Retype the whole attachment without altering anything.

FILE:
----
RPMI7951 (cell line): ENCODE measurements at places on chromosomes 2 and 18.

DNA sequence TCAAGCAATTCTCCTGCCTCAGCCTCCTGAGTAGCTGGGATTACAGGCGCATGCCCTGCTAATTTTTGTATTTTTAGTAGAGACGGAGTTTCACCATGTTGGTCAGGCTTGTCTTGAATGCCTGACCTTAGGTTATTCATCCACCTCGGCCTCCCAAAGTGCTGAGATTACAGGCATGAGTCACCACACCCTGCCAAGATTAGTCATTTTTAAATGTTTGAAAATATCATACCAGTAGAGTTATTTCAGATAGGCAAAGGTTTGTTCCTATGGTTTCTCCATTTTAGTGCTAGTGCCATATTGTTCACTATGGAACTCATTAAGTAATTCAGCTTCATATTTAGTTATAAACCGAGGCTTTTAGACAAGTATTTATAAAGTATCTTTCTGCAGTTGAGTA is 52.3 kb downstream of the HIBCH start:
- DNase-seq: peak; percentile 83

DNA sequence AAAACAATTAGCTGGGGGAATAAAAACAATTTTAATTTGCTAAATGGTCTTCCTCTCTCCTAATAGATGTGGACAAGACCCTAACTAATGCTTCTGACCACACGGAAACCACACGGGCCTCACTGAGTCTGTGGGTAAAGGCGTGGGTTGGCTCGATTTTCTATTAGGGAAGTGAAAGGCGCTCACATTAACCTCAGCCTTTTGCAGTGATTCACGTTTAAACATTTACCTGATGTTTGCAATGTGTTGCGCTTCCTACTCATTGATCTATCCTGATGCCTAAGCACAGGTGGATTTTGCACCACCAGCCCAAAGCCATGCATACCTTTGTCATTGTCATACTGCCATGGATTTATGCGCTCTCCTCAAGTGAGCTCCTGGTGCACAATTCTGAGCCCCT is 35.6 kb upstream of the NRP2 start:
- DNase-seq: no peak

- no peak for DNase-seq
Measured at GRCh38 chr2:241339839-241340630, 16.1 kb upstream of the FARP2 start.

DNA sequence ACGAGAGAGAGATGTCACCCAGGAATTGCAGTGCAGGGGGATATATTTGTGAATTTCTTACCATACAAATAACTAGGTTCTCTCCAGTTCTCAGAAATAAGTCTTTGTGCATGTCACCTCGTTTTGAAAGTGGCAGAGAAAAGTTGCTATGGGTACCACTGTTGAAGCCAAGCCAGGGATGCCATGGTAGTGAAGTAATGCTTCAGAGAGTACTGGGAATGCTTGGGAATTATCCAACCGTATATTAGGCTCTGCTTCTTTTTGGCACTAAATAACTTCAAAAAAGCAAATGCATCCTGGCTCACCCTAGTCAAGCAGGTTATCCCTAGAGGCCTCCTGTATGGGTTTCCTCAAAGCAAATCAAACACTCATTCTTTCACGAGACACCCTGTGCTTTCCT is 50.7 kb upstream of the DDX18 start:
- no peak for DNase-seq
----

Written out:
RPMI7951 (cell line): ENCODE measurements at places on chromosomes 2 and 18.

DNA sequence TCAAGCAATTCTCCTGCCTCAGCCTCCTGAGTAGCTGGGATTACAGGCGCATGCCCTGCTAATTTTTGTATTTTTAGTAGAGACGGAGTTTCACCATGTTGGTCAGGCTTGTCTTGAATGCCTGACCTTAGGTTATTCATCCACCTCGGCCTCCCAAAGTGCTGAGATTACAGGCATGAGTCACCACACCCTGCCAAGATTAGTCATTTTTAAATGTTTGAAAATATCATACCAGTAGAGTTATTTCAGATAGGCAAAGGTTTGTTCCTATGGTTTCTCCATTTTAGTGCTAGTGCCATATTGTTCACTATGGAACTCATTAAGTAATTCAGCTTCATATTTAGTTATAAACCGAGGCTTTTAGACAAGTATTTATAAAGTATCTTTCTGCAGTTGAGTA is 52.3 kb downstream of the HIBCH start:
- DNase-seq: peak; percentile 83

DNA sequence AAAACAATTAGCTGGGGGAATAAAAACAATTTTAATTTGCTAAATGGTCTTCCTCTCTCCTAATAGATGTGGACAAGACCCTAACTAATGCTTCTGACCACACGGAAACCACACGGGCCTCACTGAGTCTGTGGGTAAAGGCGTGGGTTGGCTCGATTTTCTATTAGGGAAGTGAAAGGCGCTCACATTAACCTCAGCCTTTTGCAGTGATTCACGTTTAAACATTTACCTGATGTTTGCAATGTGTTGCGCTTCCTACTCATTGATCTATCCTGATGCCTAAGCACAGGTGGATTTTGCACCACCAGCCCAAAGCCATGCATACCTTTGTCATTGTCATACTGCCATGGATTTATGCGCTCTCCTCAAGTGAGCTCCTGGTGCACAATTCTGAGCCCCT is 35.6 kb upstream of the NRP2 start:
- DNase-seq: no peak

- no peak for DNase-seq
Measured at GRCh38 chr2:241339839-241340630, 16.1 kb upstream of the FARP2 start.

DNA sequence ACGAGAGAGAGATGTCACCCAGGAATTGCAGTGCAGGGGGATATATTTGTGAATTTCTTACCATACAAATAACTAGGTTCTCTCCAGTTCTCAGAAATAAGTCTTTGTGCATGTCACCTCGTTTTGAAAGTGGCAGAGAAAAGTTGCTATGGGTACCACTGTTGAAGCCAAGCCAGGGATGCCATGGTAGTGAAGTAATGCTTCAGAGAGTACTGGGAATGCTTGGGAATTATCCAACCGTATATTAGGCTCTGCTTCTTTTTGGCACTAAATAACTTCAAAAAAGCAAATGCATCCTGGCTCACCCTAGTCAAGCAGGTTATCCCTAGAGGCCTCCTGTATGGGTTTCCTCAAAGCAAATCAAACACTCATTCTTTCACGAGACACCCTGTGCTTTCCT is 50.7 kb upstream of the DDX18 start:
- no peak for DNase-seq